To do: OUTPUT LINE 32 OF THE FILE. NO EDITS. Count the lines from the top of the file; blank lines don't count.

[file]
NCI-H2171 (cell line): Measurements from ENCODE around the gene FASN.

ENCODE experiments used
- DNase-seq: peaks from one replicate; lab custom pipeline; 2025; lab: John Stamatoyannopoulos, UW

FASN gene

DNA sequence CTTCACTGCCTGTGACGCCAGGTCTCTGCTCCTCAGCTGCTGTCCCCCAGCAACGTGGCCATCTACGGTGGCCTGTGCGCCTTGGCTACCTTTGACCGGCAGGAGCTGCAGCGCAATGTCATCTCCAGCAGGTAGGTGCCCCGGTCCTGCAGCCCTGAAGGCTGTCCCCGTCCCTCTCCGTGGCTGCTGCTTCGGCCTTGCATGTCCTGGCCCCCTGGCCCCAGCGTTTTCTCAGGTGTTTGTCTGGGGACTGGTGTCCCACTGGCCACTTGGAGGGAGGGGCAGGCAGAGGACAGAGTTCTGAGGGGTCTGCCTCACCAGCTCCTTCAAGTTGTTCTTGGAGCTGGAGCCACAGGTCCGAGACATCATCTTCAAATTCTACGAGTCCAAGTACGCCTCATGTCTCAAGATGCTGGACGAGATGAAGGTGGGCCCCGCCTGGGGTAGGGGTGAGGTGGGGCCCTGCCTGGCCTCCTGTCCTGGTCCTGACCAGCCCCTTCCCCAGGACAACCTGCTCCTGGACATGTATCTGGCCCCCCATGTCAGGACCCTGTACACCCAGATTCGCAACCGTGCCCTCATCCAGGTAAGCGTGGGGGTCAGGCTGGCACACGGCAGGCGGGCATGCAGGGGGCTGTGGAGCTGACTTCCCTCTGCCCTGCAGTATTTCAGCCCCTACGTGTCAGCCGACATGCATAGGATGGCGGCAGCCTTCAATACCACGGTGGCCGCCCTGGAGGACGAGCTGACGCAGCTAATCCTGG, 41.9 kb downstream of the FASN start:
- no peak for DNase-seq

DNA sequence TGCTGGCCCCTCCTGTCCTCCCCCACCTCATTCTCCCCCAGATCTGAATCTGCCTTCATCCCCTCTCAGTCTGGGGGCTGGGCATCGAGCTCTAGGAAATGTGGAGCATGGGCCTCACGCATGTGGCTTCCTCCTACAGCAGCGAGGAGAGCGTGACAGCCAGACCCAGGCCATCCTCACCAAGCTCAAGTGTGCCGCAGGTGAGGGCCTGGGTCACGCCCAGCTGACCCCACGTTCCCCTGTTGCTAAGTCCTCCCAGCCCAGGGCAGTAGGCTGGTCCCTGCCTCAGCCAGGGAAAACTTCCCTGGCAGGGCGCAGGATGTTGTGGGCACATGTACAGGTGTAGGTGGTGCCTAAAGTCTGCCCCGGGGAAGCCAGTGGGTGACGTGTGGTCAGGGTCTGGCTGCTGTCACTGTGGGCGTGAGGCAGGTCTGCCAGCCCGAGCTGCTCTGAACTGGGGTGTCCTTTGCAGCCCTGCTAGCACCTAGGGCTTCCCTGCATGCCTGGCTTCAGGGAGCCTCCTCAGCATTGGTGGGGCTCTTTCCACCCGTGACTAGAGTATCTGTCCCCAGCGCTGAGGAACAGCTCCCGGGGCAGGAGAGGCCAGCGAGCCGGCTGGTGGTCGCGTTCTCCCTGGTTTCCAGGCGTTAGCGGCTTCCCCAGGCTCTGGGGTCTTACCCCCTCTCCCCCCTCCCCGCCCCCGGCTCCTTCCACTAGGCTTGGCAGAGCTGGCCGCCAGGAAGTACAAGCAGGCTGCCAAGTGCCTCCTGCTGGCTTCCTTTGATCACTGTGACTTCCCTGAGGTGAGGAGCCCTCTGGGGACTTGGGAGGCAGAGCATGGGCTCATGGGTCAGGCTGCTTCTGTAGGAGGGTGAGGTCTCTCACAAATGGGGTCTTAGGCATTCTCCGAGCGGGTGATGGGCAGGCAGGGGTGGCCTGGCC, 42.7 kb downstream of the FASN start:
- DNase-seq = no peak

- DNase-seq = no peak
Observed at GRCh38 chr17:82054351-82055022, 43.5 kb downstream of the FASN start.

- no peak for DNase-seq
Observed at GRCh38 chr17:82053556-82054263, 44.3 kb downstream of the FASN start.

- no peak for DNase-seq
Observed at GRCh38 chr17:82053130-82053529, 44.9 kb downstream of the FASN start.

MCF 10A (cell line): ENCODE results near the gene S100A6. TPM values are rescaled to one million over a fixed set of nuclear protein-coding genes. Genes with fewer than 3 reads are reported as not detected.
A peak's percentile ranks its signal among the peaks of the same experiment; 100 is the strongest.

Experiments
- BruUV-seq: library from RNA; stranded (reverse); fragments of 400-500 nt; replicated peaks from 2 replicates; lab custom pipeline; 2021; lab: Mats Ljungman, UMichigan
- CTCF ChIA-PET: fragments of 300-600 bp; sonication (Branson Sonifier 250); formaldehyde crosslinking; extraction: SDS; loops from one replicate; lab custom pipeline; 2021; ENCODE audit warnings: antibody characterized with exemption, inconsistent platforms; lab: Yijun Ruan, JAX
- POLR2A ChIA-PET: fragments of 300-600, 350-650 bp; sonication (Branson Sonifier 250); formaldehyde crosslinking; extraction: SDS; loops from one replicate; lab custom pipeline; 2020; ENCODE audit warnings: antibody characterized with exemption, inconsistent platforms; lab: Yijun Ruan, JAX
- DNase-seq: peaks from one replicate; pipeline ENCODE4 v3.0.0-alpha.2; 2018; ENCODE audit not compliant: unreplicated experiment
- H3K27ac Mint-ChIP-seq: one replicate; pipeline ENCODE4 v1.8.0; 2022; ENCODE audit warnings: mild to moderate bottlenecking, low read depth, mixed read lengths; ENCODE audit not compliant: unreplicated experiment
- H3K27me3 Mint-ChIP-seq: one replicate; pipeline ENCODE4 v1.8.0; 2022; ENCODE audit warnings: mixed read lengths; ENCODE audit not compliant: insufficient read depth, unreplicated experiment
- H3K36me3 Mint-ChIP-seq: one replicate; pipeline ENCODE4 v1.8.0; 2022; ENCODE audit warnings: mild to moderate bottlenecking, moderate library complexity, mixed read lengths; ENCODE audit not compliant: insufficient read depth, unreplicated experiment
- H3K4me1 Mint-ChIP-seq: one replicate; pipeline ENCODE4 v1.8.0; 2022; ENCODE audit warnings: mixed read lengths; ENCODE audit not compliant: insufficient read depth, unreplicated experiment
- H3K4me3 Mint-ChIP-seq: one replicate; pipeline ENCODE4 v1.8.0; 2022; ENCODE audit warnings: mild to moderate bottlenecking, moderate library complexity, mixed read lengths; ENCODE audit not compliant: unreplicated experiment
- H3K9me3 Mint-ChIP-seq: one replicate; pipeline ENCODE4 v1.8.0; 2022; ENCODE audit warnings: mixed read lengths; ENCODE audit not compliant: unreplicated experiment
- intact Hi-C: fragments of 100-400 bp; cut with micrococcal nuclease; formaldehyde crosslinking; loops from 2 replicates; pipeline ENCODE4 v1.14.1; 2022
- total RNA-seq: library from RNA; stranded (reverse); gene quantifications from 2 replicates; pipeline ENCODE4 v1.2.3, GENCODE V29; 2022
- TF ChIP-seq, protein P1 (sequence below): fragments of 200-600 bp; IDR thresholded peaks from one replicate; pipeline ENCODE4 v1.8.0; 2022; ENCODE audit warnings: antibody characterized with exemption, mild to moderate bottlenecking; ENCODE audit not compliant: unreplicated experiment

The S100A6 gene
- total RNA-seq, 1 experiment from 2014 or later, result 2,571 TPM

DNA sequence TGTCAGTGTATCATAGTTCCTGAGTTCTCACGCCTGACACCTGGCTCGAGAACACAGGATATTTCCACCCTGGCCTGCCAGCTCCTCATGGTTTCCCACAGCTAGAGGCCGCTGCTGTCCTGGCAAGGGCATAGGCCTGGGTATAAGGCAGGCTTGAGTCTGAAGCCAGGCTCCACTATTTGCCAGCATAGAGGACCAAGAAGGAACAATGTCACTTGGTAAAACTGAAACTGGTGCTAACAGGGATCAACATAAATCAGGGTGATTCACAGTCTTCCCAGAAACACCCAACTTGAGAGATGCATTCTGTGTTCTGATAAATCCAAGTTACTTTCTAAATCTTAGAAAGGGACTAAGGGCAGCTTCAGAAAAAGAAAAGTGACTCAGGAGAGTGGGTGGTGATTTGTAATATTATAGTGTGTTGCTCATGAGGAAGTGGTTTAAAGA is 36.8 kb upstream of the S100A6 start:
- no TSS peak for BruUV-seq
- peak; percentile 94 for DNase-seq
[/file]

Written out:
- total RNA-seq, 1 experiment from 2014 or later, result 2,571 TPM